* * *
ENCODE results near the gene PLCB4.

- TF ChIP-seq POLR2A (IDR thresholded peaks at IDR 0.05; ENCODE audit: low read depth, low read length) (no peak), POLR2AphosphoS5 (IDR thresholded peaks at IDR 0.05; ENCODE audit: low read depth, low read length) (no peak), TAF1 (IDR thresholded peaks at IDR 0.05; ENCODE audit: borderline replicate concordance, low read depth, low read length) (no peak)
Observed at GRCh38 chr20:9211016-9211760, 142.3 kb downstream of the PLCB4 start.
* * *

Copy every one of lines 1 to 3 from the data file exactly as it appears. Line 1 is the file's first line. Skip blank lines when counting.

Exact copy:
ENCODE results near the gene PLCB4.

- TF ChIP-seq POLR2A (IDR thresholded peaks at IDR 0.05; ENCODE audit: low read depth, low read length) (no peak), POLR2AphosphoS5 (IDR thresholded peaks at IDR 0.05; ENCODE audit: low read depth, low read length) (no peak), TAF1 (IDR thresholded peaks at IDR 0.05; ENCODE audit: borderline replicate concordance, low read depth, low read length) (no peak)
Observed at GRCh38 chr20:9211016-9211760, 142.3 kb downstream of the PLCB4 start.